‘Google Glass for cops’: wearable cameras, surveillance, and Ferguson

At the end of June I submitted an article to the Journal of Geography in Higher Education on using Google Glass based on the Urban Studies fieldtrip. In between receiving the reviewers’ comments (which were hearteningly, unmistakably positive, the first time this has happened for several years…) and then doing the edits for the final version, what comes along – BHAM – but the Ferguson shooting of Michael Brown. And then another shooting a few miles down the road.

How is this related? Well, the reviewers strongly suggested a separate Ethics section. And while I was considering the ethics of using Glass, a couple of things happened.

Firstly, a conversation with philosopher Tom Sparrow about the second shooting, of Kajieme Powell. I then saw the video and was struck by how many smartphone cameras were recording the events. The main video which surfaced showed a peaceful Mr Powell waiting for the police, and then showed the rapid police response with overwhelming force. Much of the arc of the narrative was captured by amateur videographers.

Secondly, a story in the news just yesterday (e.g. St Louis Dispatch and BBC) about how the police were being supplied with wearable cameras – ‘body cams’ – in the interests of ‘transparency’ so that further heartbreaking disputes about events do not occur. The Chief Executive of Taser International, the well-known manufacturers of the Taser stun gun, in an interview in the Washington Post, explains the rationale:

“We believe the concept of using wearable cameras to provide a foundation of transparency has hit a tipping point,” said Taser’s chief executive Rick Smith in a statement Tuesday. “The intense emotions that arise from uncertainty and diametrically opposed conjecture about what did or did not happen in life and death encounters can tear communities apart. We believe wearable technology, like body-worn cameras, is the future for communities to relate to those entrusted to protect them.”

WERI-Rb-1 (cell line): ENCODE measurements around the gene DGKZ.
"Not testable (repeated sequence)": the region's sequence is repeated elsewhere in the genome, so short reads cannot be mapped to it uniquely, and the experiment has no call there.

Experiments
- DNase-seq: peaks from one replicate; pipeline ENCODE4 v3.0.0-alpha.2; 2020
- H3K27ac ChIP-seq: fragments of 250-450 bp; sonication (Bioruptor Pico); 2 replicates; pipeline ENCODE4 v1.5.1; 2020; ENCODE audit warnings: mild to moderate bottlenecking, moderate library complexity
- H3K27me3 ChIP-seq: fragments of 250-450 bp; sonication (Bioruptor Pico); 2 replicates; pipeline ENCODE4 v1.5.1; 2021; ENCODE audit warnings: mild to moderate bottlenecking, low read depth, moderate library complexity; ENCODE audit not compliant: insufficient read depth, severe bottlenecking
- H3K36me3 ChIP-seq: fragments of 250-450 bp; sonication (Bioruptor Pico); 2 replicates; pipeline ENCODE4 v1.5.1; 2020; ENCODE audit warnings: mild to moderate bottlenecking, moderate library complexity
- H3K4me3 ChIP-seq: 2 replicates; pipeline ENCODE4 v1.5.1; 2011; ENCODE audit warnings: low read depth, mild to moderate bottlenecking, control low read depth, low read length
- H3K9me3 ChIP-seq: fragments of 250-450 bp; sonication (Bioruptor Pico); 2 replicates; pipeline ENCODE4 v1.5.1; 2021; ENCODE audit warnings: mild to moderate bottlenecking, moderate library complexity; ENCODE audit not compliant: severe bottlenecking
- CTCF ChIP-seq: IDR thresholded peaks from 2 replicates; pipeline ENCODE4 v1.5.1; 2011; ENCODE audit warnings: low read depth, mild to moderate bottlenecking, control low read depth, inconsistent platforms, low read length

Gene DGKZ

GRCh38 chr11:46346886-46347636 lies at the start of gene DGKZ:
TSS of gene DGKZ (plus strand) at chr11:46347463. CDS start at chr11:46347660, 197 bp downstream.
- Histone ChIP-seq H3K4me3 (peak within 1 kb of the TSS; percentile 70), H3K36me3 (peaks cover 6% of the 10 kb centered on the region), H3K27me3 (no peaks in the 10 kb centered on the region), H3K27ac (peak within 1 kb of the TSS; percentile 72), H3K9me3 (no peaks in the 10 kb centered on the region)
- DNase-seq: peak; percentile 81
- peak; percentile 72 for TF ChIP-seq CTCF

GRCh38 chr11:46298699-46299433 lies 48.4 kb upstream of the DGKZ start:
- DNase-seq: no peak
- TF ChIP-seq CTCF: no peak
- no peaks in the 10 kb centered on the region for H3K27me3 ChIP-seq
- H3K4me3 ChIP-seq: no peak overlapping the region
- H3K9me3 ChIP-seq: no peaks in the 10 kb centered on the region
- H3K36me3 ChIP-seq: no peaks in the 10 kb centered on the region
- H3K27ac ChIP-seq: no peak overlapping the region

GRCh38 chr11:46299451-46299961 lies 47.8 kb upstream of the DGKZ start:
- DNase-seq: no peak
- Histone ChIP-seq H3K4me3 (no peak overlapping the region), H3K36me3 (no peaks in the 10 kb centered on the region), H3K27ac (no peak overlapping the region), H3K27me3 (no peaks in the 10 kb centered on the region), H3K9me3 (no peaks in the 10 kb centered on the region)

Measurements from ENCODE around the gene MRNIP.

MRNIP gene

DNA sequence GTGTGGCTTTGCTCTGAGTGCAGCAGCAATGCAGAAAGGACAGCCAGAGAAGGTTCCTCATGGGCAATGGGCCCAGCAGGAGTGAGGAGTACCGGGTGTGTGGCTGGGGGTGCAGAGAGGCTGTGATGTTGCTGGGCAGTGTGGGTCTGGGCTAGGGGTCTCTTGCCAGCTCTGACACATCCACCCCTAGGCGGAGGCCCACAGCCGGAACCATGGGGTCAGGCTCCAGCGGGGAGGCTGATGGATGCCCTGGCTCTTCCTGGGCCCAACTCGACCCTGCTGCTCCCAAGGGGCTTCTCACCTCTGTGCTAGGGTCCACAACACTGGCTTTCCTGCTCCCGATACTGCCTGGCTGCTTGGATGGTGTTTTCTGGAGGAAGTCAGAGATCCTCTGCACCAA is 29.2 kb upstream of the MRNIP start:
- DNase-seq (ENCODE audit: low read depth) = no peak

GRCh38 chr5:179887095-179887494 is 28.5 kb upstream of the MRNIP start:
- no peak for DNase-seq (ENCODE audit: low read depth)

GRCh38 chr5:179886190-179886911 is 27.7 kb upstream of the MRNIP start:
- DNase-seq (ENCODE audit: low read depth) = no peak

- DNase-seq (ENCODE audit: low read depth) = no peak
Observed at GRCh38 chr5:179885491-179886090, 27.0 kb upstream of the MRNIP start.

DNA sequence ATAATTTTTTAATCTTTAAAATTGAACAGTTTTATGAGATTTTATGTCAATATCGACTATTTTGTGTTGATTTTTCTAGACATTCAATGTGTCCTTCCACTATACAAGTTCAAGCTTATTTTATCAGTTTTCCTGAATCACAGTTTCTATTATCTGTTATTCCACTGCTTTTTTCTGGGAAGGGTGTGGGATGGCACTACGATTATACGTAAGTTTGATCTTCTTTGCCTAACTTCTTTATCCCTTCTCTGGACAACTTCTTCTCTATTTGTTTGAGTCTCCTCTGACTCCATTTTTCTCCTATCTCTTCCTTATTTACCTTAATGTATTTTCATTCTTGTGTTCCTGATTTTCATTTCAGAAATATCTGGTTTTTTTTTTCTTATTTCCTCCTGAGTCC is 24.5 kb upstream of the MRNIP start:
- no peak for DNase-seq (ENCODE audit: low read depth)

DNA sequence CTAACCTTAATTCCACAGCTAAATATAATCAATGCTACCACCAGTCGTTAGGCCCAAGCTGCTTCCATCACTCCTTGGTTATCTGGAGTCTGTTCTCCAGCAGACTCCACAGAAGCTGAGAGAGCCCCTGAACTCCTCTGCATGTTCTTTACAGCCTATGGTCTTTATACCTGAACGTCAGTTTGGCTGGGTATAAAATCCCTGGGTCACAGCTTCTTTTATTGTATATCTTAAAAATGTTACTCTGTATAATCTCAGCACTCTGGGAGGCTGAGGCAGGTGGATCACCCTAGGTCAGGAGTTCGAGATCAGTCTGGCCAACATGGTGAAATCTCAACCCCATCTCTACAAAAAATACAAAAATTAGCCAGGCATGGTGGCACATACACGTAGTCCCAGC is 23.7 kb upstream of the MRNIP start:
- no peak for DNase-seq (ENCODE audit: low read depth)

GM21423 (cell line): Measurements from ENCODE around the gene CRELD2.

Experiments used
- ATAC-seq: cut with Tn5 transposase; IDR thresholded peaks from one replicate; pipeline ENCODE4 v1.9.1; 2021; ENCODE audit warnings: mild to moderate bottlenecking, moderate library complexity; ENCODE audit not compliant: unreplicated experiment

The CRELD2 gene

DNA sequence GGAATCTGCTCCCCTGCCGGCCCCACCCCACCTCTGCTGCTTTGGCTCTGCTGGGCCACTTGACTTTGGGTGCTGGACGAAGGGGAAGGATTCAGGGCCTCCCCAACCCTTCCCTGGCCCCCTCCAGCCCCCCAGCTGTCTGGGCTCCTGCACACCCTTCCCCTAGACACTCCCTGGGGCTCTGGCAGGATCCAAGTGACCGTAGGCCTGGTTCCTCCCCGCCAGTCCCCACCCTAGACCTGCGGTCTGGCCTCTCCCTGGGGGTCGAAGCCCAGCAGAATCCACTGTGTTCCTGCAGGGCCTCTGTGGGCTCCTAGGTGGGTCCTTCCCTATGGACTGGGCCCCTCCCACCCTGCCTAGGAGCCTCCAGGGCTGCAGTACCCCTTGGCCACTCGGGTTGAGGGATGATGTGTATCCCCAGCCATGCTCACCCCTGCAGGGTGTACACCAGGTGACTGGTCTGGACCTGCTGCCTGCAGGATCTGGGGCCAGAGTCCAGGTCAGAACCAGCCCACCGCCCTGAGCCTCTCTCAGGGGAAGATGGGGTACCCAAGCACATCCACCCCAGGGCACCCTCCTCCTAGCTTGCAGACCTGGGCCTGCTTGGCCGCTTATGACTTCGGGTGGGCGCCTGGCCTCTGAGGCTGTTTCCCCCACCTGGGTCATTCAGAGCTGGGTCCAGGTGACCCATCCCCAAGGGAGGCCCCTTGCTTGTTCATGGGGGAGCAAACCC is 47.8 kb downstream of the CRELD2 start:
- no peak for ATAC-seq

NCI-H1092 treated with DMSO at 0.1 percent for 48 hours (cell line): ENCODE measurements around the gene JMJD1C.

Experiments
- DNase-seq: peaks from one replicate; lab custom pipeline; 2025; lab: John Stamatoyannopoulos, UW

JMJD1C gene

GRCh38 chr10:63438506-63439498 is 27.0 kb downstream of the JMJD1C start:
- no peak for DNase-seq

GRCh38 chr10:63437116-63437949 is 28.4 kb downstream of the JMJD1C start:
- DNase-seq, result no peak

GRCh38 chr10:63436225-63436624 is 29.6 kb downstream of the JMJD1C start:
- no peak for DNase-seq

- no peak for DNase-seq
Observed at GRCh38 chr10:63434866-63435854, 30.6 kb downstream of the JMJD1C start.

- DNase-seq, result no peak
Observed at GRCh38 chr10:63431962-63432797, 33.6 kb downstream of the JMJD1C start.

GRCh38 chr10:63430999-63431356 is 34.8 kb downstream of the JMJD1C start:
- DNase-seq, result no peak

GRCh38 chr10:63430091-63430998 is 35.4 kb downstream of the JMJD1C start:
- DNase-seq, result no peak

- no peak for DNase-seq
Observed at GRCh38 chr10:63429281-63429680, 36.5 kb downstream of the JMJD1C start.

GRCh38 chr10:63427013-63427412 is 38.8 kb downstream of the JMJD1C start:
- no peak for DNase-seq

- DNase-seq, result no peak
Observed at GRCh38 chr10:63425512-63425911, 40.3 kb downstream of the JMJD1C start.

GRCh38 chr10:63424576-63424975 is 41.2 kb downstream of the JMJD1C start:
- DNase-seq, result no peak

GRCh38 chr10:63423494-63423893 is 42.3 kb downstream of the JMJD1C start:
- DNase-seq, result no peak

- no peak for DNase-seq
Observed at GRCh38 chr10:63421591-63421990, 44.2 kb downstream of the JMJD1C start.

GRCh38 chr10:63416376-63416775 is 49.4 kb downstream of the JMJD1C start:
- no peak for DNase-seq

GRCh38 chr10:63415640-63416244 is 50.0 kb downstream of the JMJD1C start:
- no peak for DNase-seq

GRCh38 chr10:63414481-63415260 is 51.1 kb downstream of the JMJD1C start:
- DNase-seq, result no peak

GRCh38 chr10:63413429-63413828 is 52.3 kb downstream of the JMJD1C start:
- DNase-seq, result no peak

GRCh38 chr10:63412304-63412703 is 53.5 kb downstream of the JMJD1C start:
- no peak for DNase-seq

This has made me rethink the ethics of such surveillance in a big way. The headline of a blog post in The Next Web from last year about the new wearable surveillance equipment that Taser is diversifying into rather aptly calls this ‘Google Glass for Cops’ – the fact is, we have to rethink the way we use this kind of equipment.

My JGHE article was mostly focussed on using Glass for mobile videography, and builds on other social science work (by e.g. Katrina Brown, Bradley Garrett) in trying to get a sense of bodies-in-place through videographic means. But the new ‘Ethics’ section has made me reconsider the utility of this technology for those researching protest groups, say, or quasi-legal activities.

In other words, I had to restrain myself from writing a rather lengthy, angry section that might form the basis of a different paper… for those who want to check it out, here ya go… [link to PDF on my academia.edu site]

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